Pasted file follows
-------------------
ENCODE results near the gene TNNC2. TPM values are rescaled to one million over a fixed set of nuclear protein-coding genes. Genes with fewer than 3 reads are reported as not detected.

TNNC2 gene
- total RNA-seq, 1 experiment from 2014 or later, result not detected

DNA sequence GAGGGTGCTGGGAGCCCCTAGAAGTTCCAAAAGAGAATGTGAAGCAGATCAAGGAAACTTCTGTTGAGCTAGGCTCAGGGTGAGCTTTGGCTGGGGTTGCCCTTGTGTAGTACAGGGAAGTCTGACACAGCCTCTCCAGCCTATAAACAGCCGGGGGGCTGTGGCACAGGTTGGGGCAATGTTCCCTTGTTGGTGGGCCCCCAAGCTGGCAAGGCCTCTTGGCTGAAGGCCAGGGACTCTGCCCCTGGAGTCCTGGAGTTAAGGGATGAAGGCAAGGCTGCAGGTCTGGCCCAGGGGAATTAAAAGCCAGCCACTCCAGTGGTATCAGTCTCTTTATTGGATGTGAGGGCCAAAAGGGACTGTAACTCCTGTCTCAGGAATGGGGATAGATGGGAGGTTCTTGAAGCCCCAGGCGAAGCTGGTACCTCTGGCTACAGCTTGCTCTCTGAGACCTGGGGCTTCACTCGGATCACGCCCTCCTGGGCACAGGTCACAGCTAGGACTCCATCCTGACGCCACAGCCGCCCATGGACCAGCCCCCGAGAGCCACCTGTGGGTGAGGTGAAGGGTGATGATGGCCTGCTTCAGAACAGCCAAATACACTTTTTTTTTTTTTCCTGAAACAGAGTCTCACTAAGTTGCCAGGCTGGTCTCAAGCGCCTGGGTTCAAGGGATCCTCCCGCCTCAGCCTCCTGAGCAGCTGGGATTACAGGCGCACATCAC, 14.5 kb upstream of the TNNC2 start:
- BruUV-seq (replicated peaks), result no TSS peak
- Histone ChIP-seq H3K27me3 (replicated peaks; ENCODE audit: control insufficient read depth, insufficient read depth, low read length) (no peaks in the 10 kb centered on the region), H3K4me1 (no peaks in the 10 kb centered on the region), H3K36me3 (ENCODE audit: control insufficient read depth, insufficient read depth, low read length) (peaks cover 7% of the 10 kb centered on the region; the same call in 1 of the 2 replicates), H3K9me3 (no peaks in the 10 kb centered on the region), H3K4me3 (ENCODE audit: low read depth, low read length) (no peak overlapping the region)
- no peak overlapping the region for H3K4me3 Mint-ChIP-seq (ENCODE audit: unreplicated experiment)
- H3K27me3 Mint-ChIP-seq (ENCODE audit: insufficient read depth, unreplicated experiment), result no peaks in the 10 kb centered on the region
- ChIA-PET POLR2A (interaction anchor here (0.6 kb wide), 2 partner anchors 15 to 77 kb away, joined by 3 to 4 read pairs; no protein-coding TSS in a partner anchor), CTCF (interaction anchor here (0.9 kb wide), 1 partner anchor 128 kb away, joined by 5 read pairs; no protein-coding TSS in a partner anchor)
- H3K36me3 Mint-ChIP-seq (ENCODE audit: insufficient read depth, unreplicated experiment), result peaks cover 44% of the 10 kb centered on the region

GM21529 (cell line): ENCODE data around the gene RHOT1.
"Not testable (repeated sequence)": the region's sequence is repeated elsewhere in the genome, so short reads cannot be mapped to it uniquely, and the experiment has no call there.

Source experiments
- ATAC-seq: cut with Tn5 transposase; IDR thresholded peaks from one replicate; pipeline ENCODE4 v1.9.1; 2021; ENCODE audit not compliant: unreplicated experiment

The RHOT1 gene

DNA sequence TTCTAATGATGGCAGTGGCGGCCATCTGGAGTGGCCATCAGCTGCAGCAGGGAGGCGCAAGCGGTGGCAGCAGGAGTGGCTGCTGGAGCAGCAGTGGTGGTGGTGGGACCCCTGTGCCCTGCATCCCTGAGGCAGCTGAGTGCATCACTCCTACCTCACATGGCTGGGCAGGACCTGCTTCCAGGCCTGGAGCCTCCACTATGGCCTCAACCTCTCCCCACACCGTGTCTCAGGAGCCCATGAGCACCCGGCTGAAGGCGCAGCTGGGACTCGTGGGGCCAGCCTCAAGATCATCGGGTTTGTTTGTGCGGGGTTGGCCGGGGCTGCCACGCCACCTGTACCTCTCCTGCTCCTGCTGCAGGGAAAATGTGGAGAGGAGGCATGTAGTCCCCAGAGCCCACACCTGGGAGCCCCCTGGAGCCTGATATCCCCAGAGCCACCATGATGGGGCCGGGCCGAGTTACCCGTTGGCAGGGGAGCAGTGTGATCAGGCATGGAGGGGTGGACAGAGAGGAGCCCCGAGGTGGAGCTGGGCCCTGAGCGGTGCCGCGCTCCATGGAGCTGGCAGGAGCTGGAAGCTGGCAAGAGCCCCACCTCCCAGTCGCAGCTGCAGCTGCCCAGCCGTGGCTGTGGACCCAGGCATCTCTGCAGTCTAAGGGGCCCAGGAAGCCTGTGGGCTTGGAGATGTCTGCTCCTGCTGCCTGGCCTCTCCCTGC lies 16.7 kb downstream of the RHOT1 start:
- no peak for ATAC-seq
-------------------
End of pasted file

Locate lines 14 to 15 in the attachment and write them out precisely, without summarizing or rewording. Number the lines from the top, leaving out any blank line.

- ATAC-seq: cut with Tn5 transposase; IDR thresholded peaks from one replicate; pipeline ENCODE4 v1.9.1; 2021; ENCODE audit not compliant: unreplicated experiment

The RHOT1 gene